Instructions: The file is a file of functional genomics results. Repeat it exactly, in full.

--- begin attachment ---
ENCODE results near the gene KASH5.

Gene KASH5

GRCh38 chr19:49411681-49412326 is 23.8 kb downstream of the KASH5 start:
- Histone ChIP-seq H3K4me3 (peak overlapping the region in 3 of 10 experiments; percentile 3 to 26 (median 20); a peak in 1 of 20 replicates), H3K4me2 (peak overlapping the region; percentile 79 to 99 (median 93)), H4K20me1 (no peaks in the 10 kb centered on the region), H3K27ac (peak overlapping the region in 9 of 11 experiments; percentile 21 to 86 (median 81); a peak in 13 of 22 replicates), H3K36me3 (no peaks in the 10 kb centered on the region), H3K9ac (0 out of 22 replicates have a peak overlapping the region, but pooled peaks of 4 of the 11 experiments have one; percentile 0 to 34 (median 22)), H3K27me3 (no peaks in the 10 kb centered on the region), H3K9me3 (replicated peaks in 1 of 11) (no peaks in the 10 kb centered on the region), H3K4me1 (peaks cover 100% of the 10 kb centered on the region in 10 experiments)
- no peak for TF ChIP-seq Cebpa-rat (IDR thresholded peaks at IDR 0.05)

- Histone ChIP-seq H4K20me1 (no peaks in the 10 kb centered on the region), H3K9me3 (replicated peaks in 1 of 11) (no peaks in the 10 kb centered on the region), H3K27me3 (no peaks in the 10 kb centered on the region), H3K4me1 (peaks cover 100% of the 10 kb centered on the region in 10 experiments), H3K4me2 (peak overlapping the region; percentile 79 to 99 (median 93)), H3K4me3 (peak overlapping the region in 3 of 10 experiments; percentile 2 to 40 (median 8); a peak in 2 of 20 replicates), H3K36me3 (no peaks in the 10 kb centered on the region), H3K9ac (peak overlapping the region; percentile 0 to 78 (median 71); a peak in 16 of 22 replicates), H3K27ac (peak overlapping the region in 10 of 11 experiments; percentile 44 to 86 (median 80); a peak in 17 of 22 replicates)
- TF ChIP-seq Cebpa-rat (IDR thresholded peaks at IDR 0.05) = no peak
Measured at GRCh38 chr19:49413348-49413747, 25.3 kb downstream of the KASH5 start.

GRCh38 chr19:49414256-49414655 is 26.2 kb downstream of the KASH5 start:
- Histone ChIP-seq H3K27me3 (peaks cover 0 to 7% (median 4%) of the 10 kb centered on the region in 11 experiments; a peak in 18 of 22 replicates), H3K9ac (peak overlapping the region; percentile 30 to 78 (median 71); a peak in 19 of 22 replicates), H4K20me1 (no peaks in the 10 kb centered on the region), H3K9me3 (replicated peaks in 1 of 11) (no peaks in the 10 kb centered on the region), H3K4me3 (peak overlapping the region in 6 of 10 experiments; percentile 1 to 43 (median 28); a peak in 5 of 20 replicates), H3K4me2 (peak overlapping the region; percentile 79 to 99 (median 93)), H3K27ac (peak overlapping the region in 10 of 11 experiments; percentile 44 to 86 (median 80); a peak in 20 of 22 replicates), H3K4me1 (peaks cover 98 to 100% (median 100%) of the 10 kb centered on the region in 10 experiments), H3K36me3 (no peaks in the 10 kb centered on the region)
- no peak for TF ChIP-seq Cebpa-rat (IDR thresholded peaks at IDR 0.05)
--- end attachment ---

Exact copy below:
ENCODE results near the gene KASH5.

Gene KASH5

GRCh38 chr19:49411681-49412326 is 23.8 kb downstream of the KASH5 start:
- Histone ChIP-seq H3K4me3 (peak overlapping the region in 3 of 10 experiments; percentile 3 to 26 (median 20); a peak in 1 of 20 replicates), H3K4me2 (peak overlapping the region; percentile 79 to 99 (median 93)), H4K20me1 (no peaks in the 10 kb centered on the region), H3K27ac (peak overlapping the region in 9 of 11 experiments; percentile 21 to 86 (median 81); a peak in 13 of 22 replicates), H3K36me3 (no peaks in the 10 kb centered on the region), H3K9ac (0 out of 22 replicates have a peak overlapping the region, but pooled peaks of 4 of the 11 experiments have one; percentile 0 to 34 (median 22)), H3K27me3 (no peaks in the 10 kb centered on the region), H3K9me3 (replicated peaks in 1 of 11) (no peaks in the 10 kb centered on the region), H3K4me1 (peaks cover 100% of the 10 kb centered on the region in 10 experiments)
- no peak for TF ChIP-seq Cebpa-rat (IDR thresholded peaks at IDR 0.05)

- Histone ChIP-seq H4K20me1 (no peaks in the 10 kb centered on the region), H3K9me3 (replicated peaks in 1 of 11) (no peaks in the 10 kb centered on the region), H3K27me3 (no peaks in the 10 kb centered on the region), H3K4me1 (peaks cover 100% of the 10 kb centered on the region in 10 experiments), H3K4me2 (peak overlapping the region; percentile 79 to 99 (median 93)), H3K4me3 (peak overlapping the region in 3 of 10 experiments; percentile 2 to 40 (median 8); a peak in 2 of 20 replicates), H3K36me3 (no peaks in the 10 kb centered on the region), H3K9ac (peak overlapping the region; percentile 0 to 78 (median 71); a peak in 16 of 22 replicates), H3K27ac (peak overlapping the region in 10 of 11 experiments; percentile 44 to 86 (median 80); a peak in 17 of 22 replicates)
- TF ChIP-seq Cebpa-rat (IDR thresholded peaks at IDR 0.05) = no peak
Measured at GRCh38 chr19:49413348-49413747, 25.3 kb downstream of the KASH5 start.

GRCh38 chr19:49414256-49414655 is 26.2 kb downstream of the KASH5 start:
- Histone ChIP-seq H3K27me3 (peaks cover 0 to 7% (median 4%) of the 10 kb centered on the region in 11 experiments; a peak in 18 of 22 replicates), H3K9ac (peak overlapping the region; percentile 30 to 78 (median 71); a peak in 19 of 22 replicates), H4K20me1 (no peaks in the 10 kb centered on the region), H3K9me3 (replicated peaks in 1 of 11) (no peaks in the 10 kb centered on the region), H3K4me3 (peak overlapping the region in 6 of 10 experiments; percentile 1 to 43 (median 28); a peak in 5 of 20 replicates), H3K4me2 (peak overlapping the region; percentile 79 to 99 (median 93)), H3K27ac (peak overlapping the region in 10 of 11 experiments; percentile 44 to 86 (median 80); a peak in 20 of 22 replicates), H3K4me1 (peaks cover 98 to 100% (median 100%) of the 10 kb centered on the region in 10 experiments), H3K36me3 (no peaks in the 10 kb centered on the region)
- no peak for TF ChIP-seq Cebpa-rat (IDR thresholded peaks at IDR 0.05)